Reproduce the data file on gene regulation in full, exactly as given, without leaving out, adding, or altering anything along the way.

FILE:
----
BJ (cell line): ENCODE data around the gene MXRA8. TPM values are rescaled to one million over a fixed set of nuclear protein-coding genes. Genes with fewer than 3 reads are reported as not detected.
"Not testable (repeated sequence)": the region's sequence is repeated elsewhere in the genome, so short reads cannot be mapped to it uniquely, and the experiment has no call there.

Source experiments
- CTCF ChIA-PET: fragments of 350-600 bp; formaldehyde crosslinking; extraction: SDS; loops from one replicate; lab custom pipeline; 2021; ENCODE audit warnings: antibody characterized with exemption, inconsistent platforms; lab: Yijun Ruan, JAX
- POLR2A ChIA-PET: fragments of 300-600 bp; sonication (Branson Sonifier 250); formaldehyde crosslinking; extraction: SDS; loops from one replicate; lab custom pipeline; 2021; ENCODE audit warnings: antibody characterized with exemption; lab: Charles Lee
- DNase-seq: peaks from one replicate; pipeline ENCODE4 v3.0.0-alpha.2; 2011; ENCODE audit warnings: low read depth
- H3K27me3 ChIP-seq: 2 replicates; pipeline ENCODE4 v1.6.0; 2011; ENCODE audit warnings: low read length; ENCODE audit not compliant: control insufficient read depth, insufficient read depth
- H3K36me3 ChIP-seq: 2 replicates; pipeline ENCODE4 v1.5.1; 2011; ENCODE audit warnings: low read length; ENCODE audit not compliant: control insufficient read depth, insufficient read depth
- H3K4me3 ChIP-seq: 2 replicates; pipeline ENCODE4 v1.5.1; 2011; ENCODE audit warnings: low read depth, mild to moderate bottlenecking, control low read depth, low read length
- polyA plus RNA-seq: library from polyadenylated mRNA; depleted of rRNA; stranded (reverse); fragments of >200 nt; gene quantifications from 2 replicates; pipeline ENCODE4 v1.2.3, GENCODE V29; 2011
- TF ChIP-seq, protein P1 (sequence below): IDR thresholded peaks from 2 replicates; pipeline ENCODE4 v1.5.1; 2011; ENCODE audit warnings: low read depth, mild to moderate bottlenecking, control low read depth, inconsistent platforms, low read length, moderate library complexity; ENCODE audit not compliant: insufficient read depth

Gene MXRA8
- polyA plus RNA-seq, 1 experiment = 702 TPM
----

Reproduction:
BJ (cell line): ENCODE data around the gene MXRA8. TPM values are rescaled to one million over a fixed set of nuclear protein-coding genes. Genes with fewer than 3 reads are reported as not detected.
"Not testable (repeated sequence)": the region's sequence is repeated elsewhere in the genome, so short reads cannot be mapped to it uniquely, and the experiment has no call there.

Source experiments
- CTCF ChIA-PET: fragments of 350-600 bp; formaldehyde crosslinking; extraction: SDS; loops from one replicate; lab custom pipeline; 2021; ENCODE audit warnings: antibody characterized with exemption, inconsistent platforms; lab: Yijun Ruan, JAX
- POLR2A ChIA-PET: fragments of 300-600 bp; sonication (Branson Sonifier 250); formaldehyde crosslinking; extraction: SDS; loops from one replicate; lab custom pipeline; 2021; ENCODE audit warnings: antibody characterized with exemption; lab: Charles Lee
- DNase-seq: peaks from one replicate; pipeline ENCODE4 v3.0.0-alpha.2; 2011; ENCODE audit warnings: low read depth
- H3K27me3 ChIP-seq: 2 replicates; pipeline ENCODE4 v1.6.0; 2011; ENCODE audit warnings: low read length; ENCODE audit not compliant: control insufficient read depth, insufficient read depth
- H3K36me3 ChIP-seq: 2 replicates; pipeline ENCODE4 v1.5.1; 2011; ENCODE audit warnings: low read length; ENCODE audit not compliant: control insufficient read depth, insufficient read depth
- H3K4me3 ChIP-seq: 2 replicates; pipeline ENCODE4 v1.5.1; 2011; ENCODE audit warnings: low read depth, mild to moderate bottlenecking, control low read depth, low read length
- polyA plus RNA-seq: library from polyadenylated mRNA; depleted of rRNA; stranded (reverse); fragments of >200 nt; gene quantifications from 2 replicates; pipeline ENCODE4 v1.2.3, GENCODE V29; 2011
- TF ChIP-seq, protein P1 (sequence below): IDR thresholded peaks from 2 replicates; pipeline ENCODE4 v1.5.1; 2011; ENCODE audit warnings: low read depth, mild to moderate bottlenecking, control low read depth, inconsistent platforms, low read length, moderate library complexity; ENCODE audit not compliant: insufficient read depth

Gene MXRA8
- polyA plus RNA-seq, 1 experiment = 702 TPM